NYMC Celebrates National Public Health Week Virtually
National Public Health Week was observed with a series of seminars by public health experts
New York Medical College (NYMC) celebrated National Public Health Week (NPHW) with a wide-ranging virtual seminar series, April 5 – 8, to fit this year’s theme of the American Public Health Association, “Building Bridges to Better Health.” The seminars, organized by the Student Healthcare Executives Club (StuHE) and the Department of Public Health in the School of Health Sciences and Practice (SHSP), covered a range of topics including air pollution, the role of health departments during health crises, biostatistics and the role of education in population health.
Robert W. Amler, M.D., M.B.A., dean of the SHSP and vice president for government affairs, helped kick off the week. “Happy National Public Health Week,” he said. “Let’s celebrate another year where public health, for better or for worse, has really been at the forefront of everybody’s minds, every newscast and the protection of everyone’s family.”
The first seminar, “Outside in: What Do Human Experiments Tell Us About How Air Pollution Hurts Us,” was presented by Howard Kipen, M.D., M.P.H. professor of environmental and occupational health at Rutgers School of Public Health and director of clinical research and occupational medicine at the Rutgers Environmental and Occupational Health Sciences Institute. Dr. Kipen spoke about the effect of air pollution on cardiovascular health, using examples from air pollution levels at the 2008 Beijing Olympics and its effect on athletes and test subjects exposed to extended periods on New Jersey highways.
NYMC alumnus Oscar Alleyne, Dr.P.H. ’12, chief program officer, National Association of County and City Health Officials led a presentation, “Our Path Forward: Building Resiliency with Innovation and Optimism,” which spoke to the roles of local and county health departments during health crises, such as virus outbreaks. Dr. Alleyne said that he would like to see funding to local health departments be more direct in order to be more effective. “The way we conduct governmental public health has to change,” Dr. Alleyne said.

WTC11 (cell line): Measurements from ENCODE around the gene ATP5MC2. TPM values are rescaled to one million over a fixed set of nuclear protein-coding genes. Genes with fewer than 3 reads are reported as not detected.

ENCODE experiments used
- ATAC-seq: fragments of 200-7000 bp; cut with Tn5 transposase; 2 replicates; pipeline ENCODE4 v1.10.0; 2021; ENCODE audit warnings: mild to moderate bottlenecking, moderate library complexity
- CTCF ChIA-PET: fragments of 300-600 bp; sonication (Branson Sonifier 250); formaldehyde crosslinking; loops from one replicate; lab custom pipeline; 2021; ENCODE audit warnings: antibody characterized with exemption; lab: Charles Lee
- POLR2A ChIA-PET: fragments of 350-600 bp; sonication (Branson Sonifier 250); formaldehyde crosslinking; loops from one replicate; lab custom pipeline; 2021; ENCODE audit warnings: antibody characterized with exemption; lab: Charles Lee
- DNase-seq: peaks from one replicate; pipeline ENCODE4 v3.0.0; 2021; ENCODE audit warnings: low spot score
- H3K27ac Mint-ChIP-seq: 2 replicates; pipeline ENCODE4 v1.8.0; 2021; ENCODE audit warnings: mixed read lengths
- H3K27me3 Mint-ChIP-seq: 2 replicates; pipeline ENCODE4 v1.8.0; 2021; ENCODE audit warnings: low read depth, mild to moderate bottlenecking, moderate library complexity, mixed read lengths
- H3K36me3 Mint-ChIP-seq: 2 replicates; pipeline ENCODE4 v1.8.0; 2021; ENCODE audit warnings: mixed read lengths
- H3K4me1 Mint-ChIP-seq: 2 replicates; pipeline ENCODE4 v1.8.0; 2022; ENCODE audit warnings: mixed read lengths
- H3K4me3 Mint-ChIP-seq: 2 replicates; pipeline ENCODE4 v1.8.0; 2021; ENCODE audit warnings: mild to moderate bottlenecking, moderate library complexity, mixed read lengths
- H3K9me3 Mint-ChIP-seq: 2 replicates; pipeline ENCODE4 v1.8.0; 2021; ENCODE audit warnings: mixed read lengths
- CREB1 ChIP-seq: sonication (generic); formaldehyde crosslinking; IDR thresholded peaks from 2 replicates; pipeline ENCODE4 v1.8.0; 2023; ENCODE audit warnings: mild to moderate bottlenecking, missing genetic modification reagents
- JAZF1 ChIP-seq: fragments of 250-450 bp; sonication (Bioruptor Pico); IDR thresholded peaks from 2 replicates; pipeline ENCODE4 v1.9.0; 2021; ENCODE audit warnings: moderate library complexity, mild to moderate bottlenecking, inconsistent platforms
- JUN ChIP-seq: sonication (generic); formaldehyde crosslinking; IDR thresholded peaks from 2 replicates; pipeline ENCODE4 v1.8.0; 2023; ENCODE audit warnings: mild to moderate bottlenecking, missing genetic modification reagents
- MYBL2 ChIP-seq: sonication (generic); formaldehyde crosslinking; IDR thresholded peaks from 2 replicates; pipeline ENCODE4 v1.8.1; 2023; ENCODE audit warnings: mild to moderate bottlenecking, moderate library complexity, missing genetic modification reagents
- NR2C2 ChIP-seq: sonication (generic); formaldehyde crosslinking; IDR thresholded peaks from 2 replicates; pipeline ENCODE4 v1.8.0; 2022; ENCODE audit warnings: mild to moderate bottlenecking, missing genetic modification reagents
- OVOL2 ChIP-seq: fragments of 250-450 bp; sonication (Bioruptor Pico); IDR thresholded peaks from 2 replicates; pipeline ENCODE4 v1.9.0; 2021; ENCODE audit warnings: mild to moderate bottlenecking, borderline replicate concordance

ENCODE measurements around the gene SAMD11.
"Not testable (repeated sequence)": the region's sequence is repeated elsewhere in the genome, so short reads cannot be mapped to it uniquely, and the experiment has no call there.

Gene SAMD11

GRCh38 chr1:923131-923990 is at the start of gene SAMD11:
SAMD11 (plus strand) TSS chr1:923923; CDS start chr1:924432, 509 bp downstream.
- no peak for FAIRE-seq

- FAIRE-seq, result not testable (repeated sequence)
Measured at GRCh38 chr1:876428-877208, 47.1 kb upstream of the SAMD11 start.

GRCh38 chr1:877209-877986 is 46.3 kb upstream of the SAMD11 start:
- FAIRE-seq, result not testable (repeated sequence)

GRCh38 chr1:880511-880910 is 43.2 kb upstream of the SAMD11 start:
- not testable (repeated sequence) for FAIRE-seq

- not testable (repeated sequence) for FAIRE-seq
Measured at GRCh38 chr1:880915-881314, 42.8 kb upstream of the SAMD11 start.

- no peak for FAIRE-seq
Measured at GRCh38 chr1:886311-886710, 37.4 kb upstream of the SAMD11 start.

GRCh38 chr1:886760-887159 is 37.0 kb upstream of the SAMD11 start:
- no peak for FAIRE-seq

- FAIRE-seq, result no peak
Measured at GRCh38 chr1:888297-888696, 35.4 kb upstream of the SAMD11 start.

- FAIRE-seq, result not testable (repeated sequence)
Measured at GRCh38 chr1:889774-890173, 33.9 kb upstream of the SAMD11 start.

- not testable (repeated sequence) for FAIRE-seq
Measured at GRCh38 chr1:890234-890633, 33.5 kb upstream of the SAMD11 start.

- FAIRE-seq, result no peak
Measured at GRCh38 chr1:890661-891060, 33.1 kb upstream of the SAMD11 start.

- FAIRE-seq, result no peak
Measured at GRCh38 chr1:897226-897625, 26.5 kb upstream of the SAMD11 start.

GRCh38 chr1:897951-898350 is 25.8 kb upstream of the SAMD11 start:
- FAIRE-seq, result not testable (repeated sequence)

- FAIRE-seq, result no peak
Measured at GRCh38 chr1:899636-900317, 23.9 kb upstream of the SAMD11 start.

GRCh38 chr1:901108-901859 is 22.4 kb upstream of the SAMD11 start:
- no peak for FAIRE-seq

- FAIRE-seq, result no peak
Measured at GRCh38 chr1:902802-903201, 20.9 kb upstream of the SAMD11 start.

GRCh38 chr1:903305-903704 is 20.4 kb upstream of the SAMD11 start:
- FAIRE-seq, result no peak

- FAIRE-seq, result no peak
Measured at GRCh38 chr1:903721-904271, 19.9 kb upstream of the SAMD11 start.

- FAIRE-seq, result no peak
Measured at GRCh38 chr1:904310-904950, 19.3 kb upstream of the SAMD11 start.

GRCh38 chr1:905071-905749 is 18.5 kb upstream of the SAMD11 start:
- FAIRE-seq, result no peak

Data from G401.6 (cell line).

Alumna, Nancy Stambler, Dr.P.H. ’11, who is an adjunct assistant professor of Public Health for the SHSP and biostatistician at Progenics Pharmaceuticals, presented “The Roles of Biostatisticians in Drug and Device Development from Study Design to Regulatory Submission.” Dr. Stambler broke down the process of how prospective drugs must go through tests and regulations before being considered for federal approval.
The week of seminars concluded with “Improving Population Health: What Role Does Education Have to Play?” by John Allegrante, Ph.D., professor of health education and public health at Columbia University. Dr. Allegrante took a deeper look at the correlation between physical health and other external factors and the education levels in young students. He showed that if factors such as physical well-being are negatively affected, it could hurt a student in the classroom.
To mark this year’s NPHW observance, StuHe partnered with Feeding Westchester, to provide food items for their Meals-4-Kids Project. Feeding Westchester is Westchester County’s largest hunger-relief organization and is a member of Feeding America, the national network of more than 200 food banks serving every state in the United States.